In the present thesis, a study has been performed of remediating mine tailings around abandoned mine contaminated with high concentrations of arsenic and heavy metals using techniques of soil washing and stabilization sequentially. The soil washing was applied to removing arsenic, whereas the stabilization was to minimizing the mobility of the heavy metals remained in soils after the washing.
The optimal conditions in the type and concentration of washing reagent, mixing ratio of soil and washing reagent, and washing time were derived through the removal experiment of arsenic using the soil-washing technique. Results showed that the most effective washing reagents to remove arsenic from soils were phosphoric acid (65% efficiency) and oxalicacid (72%), while the oxalic acid (89%) was the most effective for removal of the heavy metals containing Cu. The economical and efficient washing concentration was 0.25M and the suitable washing time was 90 minutes. The optimal mixing ratio of soil and washing reagent was 1:20 (mass/vol) in viewpoint of minimization of wastewater produced after the washing, in addition to the washing effectiveness. Although the mixture of washing reagents did not help in removal of arsenic, it lead to much elevated synergy effect in removing Cu and Zn, compared to the single reagent.
Over 80% of heavy metals were removed from the wastewater through the natural sedimentation for 30 days with no additive, whereas most of arsenic (over 70%) remained. The adjustment of pH at 9-10 in the wastewater enabled over 99% of arsenic to be sedimentated.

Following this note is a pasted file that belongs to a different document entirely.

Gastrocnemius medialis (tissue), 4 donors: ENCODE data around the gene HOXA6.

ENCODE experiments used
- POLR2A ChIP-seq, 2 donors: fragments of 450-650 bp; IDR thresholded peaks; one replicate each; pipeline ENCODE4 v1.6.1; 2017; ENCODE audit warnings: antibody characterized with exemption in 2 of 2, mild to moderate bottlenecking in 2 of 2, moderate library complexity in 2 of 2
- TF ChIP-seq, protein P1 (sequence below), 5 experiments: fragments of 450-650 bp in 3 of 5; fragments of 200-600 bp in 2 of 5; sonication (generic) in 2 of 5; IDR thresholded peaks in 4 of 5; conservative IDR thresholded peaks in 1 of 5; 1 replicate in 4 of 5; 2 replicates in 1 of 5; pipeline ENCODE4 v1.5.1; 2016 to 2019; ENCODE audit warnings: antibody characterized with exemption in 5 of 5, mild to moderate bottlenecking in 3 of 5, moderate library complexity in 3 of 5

By performing the stabilization, with 10wt% of calcium phosphate (CaHPO4) for 14 days, of heavy metals remained in soils after the washing, high treatment efficiencies were obtained asfollows: Pb (99.7%), Cd (87.1%), Cu (97.9%), Zn (99.4%).
In the adsorption/desorption experiments of arsenic, a column of diameter 2.5cm and length 10cm was used and the arsenic concentration and flow rate were respectively 0.39-0.42mmol/L as As and 1.0-2.9mL/min. The experiments were performed in an oxidized condition for the case of As(V) and in a reduced condition for that of As(III). As(V) reached a quasi-equilibrium state when the solution passed through the column was over 900mL (9 hours) for the adsorption and 500mL (6 hours) for the desorption. On the other hand, As(III) reached a quasi-equilibrium state when the solution was over 390mL (3.5 hours) for the adsorption and 400mL (2.5 hours) for the desorption. In addition, the adsorption and desorption for As(V) proceeded more slowly than for As(III).